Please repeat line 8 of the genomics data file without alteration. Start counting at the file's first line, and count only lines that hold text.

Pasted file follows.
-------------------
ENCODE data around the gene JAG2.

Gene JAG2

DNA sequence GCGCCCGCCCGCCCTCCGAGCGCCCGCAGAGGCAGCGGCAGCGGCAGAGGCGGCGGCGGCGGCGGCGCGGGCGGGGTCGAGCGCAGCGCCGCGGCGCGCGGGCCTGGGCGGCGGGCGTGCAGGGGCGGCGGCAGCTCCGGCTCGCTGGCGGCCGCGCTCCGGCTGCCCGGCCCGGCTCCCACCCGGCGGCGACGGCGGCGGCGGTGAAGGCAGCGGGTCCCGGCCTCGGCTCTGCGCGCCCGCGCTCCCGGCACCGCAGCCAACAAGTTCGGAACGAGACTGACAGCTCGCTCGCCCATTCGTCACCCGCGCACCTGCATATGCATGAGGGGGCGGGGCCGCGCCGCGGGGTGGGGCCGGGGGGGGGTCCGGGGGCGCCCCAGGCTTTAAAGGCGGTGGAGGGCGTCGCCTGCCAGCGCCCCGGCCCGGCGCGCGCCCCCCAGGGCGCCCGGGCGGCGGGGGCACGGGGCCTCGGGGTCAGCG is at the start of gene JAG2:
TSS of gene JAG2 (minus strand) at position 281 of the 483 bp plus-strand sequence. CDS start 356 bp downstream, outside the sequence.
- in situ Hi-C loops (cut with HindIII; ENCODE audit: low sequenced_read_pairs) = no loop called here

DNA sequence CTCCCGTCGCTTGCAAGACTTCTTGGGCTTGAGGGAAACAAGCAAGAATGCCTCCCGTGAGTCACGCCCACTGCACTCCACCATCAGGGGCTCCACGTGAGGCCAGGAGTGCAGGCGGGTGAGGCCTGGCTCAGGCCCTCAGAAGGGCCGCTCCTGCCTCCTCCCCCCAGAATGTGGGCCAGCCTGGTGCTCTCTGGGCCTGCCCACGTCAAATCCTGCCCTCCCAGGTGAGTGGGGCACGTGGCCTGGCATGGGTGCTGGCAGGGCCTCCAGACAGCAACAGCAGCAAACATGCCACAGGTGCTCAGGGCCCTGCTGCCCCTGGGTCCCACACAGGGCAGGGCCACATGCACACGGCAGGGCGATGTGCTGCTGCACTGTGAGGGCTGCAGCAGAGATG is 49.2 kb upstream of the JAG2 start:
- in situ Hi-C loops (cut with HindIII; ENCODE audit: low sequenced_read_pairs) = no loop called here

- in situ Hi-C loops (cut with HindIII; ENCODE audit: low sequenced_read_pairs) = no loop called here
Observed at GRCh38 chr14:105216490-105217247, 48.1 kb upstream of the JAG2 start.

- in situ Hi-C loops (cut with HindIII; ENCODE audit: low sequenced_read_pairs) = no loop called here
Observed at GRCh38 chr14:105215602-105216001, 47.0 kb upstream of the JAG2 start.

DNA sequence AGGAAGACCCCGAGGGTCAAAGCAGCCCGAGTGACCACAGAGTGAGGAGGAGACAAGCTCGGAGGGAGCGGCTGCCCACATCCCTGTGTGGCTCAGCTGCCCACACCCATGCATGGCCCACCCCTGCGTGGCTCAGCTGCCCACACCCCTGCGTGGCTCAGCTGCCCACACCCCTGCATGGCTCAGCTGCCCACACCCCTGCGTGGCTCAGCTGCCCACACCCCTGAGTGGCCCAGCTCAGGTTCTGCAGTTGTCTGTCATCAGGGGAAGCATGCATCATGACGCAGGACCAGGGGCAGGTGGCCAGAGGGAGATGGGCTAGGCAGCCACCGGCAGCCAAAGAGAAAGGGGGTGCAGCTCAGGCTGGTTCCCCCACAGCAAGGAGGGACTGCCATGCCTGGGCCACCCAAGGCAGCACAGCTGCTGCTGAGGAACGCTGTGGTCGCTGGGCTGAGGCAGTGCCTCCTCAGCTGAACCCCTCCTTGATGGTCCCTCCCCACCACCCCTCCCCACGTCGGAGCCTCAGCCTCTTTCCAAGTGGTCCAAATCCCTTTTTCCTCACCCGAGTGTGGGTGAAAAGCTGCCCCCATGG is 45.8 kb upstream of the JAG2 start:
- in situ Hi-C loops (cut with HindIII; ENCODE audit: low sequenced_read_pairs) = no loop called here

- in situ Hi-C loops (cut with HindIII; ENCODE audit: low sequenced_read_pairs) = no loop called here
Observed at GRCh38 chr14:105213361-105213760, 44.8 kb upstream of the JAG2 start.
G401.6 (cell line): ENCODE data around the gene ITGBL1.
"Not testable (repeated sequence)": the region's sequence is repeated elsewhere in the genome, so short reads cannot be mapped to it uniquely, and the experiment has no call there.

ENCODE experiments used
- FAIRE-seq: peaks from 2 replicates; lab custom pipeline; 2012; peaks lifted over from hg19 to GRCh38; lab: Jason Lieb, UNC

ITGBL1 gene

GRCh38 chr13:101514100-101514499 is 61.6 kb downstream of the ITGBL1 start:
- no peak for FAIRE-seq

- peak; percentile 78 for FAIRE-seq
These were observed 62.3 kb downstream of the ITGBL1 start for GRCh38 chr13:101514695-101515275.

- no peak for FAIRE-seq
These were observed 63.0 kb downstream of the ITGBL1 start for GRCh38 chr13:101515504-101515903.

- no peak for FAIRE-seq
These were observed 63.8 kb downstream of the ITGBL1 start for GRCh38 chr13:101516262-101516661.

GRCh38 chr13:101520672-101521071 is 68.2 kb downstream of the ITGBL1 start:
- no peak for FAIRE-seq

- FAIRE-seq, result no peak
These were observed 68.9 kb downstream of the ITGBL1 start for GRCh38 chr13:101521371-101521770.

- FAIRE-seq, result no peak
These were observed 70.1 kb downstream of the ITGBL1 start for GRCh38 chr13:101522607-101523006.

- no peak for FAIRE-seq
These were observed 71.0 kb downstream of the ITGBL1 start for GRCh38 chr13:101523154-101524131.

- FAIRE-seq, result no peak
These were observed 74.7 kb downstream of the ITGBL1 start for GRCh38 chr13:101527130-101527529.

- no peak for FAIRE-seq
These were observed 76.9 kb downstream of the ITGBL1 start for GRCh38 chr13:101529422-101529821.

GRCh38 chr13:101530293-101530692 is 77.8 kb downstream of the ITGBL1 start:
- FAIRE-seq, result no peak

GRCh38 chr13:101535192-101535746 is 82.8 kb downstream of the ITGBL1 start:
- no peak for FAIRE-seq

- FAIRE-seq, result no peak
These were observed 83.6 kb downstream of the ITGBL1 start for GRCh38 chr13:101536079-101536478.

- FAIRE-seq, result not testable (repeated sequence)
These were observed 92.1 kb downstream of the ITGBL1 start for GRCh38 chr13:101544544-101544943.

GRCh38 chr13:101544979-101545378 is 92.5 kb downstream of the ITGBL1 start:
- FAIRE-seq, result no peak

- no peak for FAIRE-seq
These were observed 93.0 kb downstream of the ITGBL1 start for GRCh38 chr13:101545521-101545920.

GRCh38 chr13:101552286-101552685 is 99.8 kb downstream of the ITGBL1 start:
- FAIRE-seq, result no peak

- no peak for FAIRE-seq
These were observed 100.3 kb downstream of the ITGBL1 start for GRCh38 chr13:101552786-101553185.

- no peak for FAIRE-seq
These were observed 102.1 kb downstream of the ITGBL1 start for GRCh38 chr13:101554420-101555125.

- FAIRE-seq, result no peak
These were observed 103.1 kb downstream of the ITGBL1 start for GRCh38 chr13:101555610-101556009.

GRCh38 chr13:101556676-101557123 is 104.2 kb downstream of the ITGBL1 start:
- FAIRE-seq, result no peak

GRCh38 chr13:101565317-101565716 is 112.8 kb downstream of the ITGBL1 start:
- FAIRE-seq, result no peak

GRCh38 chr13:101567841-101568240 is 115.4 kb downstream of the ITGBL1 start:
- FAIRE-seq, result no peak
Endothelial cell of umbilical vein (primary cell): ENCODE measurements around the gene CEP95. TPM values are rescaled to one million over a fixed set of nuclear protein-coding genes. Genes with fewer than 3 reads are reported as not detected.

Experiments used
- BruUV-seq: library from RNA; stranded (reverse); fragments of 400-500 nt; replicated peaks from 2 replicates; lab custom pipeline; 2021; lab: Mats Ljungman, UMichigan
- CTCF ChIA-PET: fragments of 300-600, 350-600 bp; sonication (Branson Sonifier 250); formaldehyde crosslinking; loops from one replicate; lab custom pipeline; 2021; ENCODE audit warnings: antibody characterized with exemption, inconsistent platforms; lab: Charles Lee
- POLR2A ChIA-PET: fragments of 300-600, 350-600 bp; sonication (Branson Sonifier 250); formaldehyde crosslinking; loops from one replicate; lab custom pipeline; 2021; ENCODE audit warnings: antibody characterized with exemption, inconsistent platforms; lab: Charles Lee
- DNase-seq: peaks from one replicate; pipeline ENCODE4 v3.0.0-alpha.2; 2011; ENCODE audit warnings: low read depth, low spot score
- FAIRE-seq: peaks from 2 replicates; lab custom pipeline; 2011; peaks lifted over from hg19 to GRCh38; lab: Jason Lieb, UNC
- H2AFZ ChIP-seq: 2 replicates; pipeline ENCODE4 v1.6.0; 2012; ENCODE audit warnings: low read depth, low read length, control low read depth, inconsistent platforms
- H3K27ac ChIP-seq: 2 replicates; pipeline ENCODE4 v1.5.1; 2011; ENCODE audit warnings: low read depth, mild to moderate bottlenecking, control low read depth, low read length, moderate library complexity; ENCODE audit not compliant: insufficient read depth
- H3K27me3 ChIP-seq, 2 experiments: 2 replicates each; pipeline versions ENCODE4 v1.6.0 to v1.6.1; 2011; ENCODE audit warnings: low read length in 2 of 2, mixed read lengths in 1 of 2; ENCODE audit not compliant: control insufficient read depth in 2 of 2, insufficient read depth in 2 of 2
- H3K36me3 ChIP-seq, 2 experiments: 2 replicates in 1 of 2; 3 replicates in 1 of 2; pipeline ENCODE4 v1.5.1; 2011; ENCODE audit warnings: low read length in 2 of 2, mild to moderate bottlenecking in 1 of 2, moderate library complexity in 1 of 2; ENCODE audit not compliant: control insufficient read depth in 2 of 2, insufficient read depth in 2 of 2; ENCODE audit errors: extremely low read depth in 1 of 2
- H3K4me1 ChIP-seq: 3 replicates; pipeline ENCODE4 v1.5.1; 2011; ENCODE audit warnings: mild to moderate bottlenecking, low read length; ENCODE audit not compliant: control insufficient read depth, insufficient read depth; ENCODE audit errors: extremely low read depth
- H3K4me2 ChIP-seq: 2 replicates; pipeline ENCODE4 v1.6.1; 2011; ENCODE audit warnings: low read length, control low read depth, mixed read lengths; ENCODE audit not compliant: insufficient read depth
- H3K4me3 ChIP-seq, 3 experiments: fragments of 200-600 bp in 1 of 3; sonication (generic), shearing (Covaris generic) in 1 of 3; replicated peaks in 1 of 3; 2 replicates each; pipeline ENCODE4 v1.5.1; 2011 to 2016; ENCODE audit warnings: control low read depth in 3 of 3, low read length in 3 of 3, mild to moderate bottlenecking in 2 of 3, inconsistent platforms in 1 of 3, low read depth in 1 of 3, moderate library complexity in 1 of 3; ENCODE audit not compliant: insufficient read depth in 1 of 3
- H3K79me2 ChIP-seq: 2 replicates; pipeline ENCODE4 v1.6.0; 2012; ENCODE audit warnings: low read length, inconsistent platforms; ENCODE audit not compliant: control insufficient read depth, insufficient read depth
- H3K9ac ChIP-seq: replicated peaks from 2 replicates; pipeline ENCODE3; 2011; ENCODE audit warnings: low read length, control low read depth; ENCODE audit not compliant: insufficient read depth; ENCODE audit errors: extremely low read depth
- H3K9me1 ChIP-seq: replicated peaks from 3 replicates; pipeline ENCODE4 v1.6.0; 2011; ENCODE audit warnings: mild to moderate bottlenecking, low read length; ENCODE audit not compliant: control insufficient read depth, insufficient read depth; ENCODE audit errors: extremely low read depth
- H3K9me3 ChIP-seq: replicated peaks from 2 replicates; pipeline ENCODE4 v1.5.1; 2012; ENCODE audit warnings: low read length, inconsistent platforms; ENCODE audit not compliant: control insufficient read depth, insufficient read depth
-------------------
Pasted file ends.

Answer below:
- in situ Hi-C loops (cut with HindIII; ENCODE audit: low sequenced_read_pairs) = no loop called here